Exodus International is Dead. Is the Ex-Gay Movement?

By Aimée Simpierre

It is a momentous day for Christians who identify as gay. Last night NuWine Press attended a film screening of Yoruba Richen’s “The New Black” chronicling the LGBT civil rights movement particularly within the black church community. Leaders in the religious LGBT community such as Bishop Yvette Flunder of The Fellowship, declared that homophobia, that “last bastion” of discrimination in the black church, would eventually fall. One of the first major gospel artists to come out – Tonex (aka B. Slade) told his story and sang of Christ’s love for the “sheep of another fold.” Beyond just deconstructing the “clobber passages” of Bible scriptures misinterpreted to condemn same-gender-loving people, the film traces various religious individual’s evolutions toward a more inclusive stance, against the backdrop of Maryland’s 2012 effort to approve same-sex marriage via the “Question 6″ referendum.

Also last night, Exodus International, the leading proponent of “reparative therapy” for gay Christians, closed its doors. And “God & Gays,” an episode of “Our America” presented by Lisa Ling and aired on the OWN: Oprah Winfrey Network, showcased Exodus International’s founder Alan Chamers apologizing to individuals who tried in desperation to change their sexual orientation under the guidance of the organization.

In addition, in the next week, the U.S. Supreme Court will address same-sex marriage in two eagerly anticipated decisions related to California’s Proposition 8 and the Defense of Marriage Act (DOMA). Potential outcomes range from full marriage equality for the entire country to the maintenance of the status quo. (See: The New Yorker’s excellent interactive detailing the various legal outcomes).

What does all this mean for Gay Christians?

If you’re a Christian who identifies as gay, or a supporter of equal rights for all, you have to look at the current state of affairs and appreciate the power of free speech, artistic expression and the Democratic Way. But what does it all mean? And why, in light of all this,  can I still not proudly walk into the church of my upbringing with my baby girl and wife of 18 years?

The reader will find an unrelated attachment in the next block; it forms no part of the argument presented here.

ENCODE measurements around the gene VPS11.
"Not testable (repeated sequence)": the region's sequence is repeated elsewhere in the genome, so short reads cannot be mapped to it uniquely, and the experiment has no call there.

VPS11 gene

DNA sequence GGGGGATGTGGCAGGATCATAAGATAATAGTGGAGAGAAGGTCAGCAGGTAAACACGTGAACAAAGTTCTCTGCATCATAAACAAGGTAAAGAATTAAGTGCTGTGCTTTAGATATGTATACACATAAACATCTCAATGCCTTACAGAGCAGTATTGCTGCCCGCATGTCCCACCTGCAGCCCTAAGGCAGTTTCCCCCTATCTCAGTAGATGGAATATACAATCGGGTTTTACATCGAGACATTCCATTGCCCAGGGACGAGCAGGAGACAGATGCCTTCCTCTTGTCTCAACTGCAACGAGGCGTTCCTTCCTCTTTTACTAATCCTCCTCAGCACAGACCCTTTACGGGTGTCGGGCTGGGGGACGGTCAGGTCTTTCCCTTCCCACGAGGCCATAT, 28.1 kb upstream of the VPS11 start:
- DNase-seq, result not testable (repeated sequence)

Churches are a world unto themselves. In the best case scenarios, they are governed by God and a humble, human shepherd sensitive to the Holy Spirit and the needs of their congregation. In the worst case scenarios, the absolute power of a pastor absolutely corrupts God’s will for His people and dogma trumps the Holy Spirit -  leading to the triumph of tradition over Truth and the blinding of many followers. In either scenario, the church is still community. And for some, any community is a prized possession.

So when will all churches support LGBT equality? Probably never. Churches need to be autonomous so that we can pursue the will of God without government incursion. And as long as the leadership of a church involves human beings, there will always be human biases that get passed on as “gospel.”  Consequently, the ex-gay movement may never die. As one of the young activists from Yoruba Richen’s “New Black” poignantly noted, “there are children in those pews,” listening to the condemning, anti-gay rhetoric coming from pulpits. And each child that internalizes that rhetoric as truth adds another generational link to the chains of oppression passed down from slavery. But many churches will change. Led by the Holy Spirit, pastors and congregations have declared God’s radically inclusive welcome policy and His unconditional love. Even within the black church, organizations like LGBT Faith Leaders of African Descent continue to help heal the harm done, and advocate for change. Books like RAW: A Poetic Journey, Finding a Way from Conflict to Revelation, and films like The New Black, tell the stories of individual evolutions. These are just a few of the still small voices, that are growing louder every day.

When will our federal government support LGBT equality? Soon. It’s already happening, the rules are changing. We wait with great anticipation for the next Supreme Court rulings, and celebrate President Barack Obama who has declared his Christian faith and his support of federally-recognized gay marriage. This is one of the swiftest and most effective civil rights movements ever. And on behalf of my 15-month-old daughter, I say thanks be to God for that.

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